Exactly How Do Water Softeners Work?

Water is an essential element in our lives, and we rely on it for various purposes. However, not all water is the same. Have you ever wondered why your water feels different from area to area or even house to house? The answer lies in the presence of minerals, such as calcium and magnesium, which can make water “hard”. In this article, we will explore the basics of a water softener, how it works, and the benefits of water softeners in treating water hardness.

What Is A Water Softener?

Before delving into the inner workings of water softeners, let's first understand what they are. A water softener is a device designed to treat hard water and remove the minerals that cause hardness. Hard water contains an abundance of calcium and magnesium ions, which can lead to various issues like scaling in pipes, reduced soap lathering, and increased energy consumption.

Why Would I Need A Water Softener?

Before answering the question “How do water softeners work?” it’s important to understand why we need water softeners in the first place. Hard water can cause a variety of problems both in your home and health.

Hard water is known to leave a residue of minerals – often referred to as scaling or buildup – on your clothes, appliances, dishes, and even your skin and hair. You may notice water stains, dingey clothing, or dry and flaky skin. Many people often try to combat these issues by increasing the amount of soap and solvents they use in their everyday water routines. This results in increased waste and unnecessary overexposure to the synthetics often present in household products.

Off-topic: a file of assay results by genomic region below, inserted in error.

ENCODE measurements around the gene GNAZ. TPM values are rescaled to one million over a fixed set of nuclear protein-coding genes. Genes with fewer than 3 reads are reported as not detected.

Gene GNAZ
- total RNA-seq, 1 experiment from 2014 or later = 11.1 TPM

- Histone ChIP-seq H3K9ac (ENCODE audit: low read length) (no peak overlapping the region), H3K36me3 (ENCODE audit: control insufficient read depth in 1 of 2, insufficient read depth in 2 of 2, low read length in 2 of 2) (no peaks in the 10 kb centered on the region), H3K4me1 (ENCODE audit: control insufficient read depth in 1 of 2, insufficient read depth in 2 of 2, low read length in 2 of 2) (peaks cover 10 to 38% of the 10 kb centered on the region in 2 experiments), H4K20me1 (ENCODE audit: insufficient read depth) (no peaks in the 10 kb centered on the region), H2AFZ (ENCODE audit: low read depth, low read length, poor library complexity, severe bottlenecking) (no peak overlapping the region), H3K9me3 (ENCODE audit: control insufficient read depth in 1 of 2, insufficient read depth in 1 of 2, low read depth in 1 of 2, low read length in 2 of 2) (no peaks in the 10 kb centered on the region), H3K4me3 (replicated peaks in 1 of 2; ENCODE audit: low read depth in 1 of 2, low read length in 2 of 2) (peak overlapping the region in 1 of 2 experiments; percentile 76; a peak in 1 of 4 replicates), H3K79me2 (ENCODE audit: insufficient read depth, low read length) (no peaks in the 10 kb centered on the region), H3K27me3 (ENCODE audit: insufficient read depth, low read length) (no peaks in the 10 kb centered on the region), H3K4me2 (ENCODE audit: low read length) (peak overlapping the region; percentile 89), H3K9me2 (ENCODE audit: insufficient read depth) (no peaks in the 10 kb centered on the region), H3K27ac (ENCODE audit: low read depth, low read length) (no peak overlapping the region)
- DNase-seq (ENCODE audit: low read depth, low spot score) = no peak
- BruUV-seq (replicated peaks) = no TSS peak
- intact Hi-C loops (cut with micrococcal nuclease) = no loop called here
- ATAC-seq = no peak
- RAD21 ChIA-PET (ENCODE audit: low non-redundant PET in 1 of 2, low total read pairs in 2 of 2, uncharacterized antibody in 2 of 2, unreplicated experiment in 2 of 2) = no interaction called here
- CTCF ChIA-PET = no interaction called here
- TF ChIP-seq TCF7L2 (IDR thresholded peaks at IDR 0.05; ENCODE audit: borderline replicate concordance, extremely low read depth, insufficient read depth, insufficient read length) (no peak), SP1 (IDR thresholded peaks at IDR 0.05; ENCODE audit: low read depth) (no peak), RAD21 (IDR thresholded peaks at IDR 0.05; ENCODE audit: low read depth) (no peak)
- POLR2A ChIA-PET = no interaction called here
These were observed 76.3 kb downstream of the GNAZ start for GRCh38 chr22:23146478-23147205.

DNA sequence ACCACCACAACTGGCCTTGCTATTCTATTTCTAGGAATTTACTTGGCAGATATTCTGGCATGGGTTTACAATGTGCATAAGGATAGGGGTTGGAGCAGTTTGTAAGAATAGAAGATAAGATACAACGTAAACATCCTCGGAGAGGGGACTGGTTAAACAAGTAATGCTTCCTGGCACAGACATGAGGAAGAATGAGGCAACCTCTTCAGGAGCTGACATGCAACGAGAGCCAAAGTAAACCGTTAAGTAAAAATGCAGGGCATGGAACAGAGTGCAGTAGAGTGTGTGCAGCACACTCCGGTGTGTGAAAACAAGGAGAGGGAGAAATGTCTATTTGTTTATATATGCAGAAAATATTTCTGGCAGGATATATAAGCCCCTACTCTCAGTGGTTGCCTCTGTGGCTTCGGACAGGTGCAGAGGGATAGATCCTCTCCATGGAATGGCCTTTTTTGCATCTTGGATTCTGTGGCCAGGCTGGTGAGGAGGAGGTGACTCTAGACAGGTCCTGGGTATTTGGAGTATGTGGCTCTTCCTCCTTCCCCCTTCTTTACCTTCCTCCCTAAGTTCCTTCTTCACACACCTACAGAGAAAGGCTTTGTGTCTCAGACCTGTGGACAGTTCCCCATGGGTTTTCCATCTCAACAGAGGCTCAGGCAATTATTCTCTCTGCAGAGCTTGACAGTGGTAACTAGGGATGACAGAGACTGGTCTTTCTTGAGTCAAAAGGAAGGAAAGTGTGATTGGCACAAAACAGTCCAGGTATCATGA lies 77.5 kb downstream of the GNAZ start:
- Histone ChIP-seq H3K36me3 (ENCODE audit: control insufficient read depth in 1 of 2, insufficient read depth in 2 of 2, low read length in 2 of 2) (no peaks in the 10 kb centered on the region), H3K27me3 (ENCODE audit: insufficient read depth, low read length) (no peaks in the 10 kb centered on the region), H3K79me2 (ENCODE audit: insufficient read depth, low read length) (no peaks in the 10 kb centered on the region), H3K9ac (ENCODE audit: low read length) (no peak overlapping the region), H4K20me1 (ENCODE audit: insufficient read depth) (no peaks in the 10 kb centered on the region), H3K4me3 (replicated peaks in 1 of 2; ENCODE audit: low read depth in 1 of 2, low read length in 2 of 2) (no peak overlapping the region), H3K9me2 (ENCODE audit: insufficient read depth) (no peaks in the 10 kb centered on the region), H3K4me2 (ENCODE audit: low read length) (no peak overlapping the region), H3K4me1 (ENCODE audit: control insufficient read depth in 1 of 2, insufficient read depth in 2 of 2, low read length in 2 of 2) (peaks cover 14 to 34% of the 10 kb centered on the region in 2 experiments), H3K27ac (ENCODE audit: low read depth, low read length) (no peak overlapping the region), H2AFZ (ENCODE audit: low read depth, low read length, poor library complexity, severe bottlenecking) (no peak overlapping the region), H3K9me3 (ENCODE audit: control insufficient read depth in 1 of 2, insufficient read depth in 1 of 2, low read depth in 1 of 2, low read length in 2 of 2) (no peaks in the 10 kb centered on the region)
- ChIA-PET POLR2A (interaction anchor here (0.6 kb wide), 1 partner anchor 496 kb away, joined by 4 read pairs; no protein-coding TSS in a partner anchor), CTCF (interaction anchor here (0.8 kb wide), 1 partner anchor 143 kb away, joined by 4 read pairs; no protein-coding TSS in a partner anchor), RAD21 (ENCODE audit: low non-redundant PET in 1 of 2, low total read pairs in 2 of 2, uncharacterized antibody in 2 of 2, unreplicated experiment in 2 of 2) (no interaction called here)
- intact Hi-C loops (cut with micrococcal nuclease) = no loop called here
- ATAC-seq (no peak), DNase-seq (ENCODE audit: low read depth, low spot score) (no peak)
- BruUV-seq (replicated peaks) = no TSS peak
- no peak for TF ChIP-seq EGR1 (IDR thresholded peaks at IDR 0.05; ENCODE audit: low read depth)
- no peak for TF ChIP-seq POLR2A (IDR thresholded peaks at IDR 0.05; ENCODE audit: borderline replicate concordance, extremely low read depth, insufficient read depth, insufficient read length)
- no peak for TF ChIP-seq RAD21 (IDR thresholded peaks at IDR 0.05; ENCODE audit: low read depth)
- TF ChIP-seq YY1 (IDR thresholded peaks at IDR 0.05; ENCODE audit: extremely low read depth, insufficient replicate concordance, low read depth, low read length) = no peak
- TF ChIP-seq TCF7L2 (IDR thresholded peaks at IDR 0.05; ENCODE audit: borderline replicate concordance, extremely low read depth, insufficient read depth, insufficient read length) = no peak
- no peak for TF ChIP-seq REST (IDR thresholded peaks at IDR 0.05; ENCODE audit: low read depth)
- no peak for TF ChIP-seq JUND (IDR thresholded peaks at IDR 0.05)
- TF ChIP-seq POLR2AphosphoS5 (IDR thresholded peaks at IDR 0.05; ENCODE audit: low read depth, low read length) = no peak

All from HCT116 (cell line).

Hard water can also cause damage over time to pipes and other inner workings of your home plumbing system and appliances. Hardness often has a negative effect on the overall taste of your water as well. For more on the differences between hard and soft water, explore our article Hard Water vs Soft Water.

Test the hardness of your water with the APEC Total Hardness Testing Kit, to see if the hardness of your water could be to blame for some of the issues you notice in your home.

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